Archive for Friday, January 20, 2006

Linking through LEAP: Local schools, businesses partner for success

January 20, 2006

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There's always been a lot of well-intended talk about the need to build bridges between public schools and their communities.

Usually, it's just that. Talk.

But in Lawrence, dozens of businesses and civic organizations interact with schools and vice versa.

A sampling:

¢ The local McDonald's franchise sponsors McTeacher Nights, fundraisers that feature teachers taking orders, pouring drinks and cleaning tables.

¢ Central National Bank employees read to students at Sunflower School on a monthly basis. They also loan classes money to pay for items that are sold in the school's "Holiday Bazaar." The loans are designed to help students learn about money, interest and the importance of good credit.

(Any interest earned is given back to the school).

¢ When third-graders discuss rain forest ecology, Pet World provides free demonstrations with live animals. (Snakes are especially popular).

¢ Students at Pinckney School took part in a Halloween parade at Lawrence Memorial Hospital.

These relationships and others like them are arranged by Lawrence Education Achievement Partners, a project of USD 497 and the Lawrence Chamber of Commerce.


Quail Run School students perform at Brandon Woods Retirement Community as part of a Lawrence Education Achievement Partners event. The program links schools with area businesses for learning and fundraising.

Quail Run School students perform at Brandon Woods Retirement Community as part of a Lawrence Education Achievement Partners event. The program links schools with area businesses for learning and fundraising.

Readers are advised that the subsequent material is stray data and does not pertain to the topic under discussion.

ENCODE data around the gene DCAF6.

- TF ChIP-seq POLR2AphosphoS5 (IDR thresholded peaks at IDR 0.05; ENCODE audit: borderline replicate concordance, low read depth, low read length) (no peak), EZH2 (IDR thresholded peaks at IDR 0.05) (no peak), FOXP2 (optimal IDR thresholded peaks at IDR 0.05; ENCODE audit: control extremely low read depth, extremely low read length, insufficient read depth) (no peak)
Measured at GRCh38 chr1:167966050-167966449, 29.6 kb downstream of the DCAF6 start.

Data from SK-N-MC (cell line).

"We facilitate partnerships between the business community, civic organizations and schools," said LEAP director Sarah Klingele.

"The businesses and organizations offer their time, talent and resources," she said. "And the schools come up with ways to reciprocate. We really want it to be a win-win relationship."

Last year, LEAP participants contributed $885,687 in real, in-kind and financial aid to local public schools.

But money isn't the only measurement of the program's success.

"What it really does is help businesses reach out to the community in ways that that give them a very hands-on understanding of the challenges facing public education," Klingele said.


Samantha Landgreb, 11, dons a glowing red nose for Quail Run School's December 2005 performance at Brandon Woods Retirement Community.

Samantha Landgreb, 11, dons a glowing red nose for Quail Run School's December 2005 performance at Brandon Woods Retirement Community.

Now in its 12th year of operation, LEAP is looking for new approaches to building partnerships.

Plans call for LEAP hosting goal-setting meetings with participating businesses later this month:

¢ Elementary schools and LEAP Partners, 4:15 to 5:30 p.m. Jan. 23, USD 497 central office, 110 McDonald Drive.

¢ Secondary schools and LEAP Partners, 4:15 - 5:30 p.m. Jan. 30, USD 497 central office.

Currently, 119 businesses and organizations participate in LEAP. Most interact with one or two schools.

One of the best examples of districtwide participation, Klingele said, involves Adventures in Imagination, a partnership between the school district, US Bank and the Lied Center.

"It's incredible," Klingele said. "They've put together a governing board that does all kinds of things to enrich the arts curriculum, ranging from study guides to visiting artists to performances at the Lied Center."

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